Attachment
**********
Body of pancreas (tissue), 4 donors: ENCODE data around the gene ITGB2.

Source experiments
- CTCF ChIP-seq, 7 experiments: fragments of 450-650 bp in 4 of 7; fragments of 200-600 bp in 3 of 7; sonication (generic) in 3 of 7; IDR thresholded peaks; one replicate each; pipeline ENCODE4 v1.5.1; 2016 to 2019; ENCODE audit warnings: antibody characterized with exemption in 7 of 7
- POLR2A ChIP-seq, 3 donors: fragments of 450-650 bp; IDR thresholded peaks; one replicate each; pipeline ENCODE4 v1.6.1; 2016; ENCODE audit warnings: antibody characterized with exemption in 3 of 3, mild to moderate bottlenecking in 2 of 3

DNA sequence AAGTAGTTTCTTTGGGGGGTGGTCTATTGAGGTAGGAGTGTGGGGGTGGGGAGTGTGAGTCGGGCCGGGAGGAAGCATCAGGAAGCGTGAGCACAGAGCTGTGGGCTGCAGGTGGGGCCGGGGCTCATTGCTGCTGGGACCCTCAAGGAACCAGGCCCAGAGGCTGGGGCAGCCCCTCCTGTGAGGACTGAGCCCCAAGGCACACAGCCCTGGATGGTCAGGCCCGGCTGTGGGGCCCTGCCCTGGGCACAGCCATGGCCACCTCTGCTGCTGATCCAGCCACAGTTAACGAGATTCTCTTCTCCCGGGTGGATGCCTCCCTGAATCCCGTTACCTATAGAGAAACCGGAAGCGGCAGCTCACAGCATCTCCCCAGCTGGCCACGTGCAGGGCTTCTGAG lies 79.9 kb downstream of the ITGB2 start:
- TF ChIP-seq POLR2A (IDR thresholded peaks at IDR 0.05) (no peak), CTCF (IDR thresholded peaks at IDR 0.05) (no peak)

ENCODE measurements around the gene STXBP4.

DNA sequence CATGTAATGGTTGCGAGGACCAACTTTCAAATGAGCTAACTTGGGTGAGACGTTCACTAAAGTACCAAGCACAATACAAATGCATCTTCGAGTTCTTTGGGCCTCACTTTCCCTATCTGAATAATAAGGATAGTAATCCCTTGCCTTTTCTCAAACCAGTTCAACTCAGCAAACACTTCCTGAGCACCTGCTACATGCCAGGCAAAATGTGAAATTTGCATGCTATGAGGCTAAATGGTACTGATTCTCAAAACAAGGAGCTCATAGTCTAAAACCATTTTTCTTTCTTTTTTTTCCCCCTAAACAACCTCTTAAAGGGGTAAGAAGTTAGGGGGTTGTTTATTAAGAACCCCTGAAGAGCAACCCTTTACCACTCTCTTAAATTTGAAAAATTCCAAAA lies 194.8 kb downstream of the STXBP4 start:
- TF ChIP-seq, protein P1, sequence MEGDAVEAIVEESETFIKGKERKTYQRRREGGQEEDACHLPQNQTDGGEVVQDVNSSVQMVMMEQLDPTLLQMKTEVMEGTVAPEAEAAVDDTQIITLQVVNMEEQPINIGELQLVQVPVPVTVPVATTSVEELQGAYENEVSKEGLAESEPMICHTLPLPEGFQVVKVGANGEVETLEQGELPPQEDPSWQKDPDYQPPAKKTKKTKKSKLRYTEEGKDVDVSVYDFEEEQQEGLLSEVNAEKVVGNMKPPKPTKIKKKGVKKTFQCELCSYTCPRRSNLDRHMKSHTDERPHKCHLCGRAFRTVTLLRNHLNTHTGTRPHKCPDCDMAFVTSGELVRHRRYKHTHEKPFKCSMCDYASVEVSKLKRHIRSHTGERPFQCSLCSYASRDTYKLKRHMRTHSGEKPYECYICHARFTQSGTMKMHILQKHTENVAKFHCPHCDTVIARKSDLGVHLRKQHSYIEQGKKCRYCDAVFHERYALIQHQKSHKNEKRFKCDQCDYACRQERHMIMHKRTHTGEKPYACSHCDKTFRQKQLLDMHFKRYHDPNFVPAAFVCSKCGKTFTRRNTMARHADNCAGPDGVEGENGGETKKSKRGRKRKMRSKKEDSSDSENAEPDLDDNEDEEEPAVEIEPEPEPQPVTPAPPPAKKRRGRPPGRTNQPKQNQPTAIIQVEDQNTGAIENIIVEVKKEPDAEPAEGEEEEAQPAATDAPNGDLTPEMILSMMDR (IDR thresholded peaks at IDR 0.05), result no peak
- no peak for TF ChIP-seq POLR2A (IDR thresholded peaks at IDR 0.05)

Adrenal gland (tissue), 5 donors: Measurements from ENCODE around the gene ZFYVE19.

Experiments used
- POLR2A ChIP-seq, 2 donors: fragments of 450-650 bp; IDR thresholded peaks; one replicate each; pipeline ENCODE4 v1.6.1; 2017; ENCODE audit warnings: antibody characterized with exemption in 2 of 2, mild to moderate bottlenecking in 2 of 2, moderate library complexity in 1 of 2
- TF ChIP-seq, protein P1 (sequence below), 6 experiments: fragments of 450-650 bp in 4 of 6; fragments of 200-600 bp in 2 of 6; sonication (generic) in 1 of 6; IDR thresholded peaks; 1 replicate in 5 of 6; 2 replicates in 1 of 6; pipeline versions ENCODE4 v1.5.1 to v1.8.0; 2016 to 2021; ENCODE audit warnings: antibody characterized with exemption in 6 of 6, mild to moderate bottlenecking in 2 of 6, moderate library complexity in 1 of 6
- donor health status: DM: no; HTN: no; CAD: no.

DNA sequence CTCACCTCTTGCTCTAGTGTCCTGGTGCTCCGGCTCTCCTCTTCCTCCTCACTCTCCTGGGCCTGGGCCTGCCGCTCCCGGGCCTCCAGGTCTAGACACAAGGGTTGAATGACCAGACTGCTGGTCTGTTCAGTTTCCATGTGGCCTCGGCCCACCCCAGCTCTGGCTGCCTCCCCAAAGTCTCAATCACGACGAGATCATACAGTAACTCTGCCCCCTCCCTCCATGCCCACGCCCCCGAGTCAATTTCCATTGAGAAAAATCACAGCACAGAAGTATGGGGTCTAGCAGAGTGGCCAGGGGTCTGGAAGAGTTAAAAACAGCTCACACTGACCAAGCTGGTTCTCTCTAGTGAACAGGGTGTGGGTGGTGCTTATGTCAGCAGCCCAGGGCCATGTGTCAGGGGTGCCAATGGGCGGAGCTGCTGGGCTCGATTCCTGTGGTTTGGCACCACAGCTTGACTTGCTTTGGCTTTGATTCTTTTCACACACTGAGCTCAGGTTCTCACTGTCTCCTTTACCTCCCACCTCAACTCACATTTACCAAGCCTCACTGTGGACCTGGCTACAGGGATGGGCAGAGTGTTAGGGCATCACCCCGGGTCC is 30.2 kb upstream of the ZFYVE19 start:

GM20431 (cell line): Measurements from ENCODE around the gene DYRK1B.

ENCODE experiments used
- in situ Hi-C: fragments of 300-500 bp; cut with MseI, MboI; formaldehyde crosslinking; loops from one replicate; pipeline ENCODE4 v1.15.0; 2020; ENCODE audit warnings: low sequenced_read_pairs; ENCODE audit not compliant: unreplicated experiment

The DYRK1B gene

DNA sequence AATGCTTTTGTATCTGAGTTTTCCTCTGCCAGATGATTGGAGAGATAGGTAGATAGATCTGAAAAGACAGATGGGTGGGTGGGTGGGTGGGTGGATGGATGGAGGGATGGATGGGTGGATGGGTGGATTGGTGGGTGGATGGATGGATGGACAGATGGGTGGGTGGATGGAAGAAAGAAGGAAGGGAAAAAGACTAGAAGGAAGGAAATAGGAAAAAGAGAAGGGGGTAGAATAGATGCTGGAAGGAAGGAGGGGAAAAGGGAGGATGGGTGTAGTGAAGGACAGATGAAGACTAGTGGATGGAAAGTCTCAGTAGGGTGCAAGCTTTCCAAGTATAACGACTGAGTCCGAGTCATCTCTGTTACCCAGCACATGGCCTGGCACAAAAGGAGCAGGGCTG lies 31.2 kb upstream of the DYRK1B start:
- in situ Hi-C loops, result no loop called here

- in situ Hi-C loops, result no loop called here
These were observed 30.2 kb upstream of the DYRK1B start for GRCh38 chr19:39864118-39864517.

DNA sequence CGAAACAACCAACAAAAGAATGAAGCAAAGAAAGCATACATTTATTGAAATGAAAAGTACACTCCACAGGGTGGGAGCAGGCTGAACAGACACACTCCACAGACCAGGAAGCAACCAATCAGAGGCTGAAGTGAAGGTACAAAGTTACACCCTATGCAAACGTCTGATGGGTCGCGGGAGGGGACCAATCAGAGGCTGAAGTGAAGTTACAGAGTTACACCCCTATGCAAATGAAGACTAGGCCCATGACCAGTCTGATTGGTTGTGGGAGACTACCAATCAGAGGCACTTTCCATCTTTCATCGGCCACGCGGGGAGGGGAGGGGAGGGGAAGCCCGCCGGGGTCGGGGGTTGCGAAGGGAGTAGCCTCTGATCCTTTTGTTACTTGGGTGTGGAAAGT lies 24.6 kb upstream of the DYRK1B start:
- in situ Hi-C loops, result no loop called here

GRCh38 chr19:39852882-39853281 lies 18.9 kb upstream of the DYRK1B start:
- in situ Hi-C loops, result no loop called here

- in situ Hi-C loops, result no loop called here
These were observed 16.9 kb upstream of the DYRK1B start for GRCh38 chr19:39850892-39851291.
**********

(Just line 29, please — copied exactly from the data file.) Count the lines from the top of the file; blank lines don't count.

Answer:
- in situ Hi-C loops, result no loop called here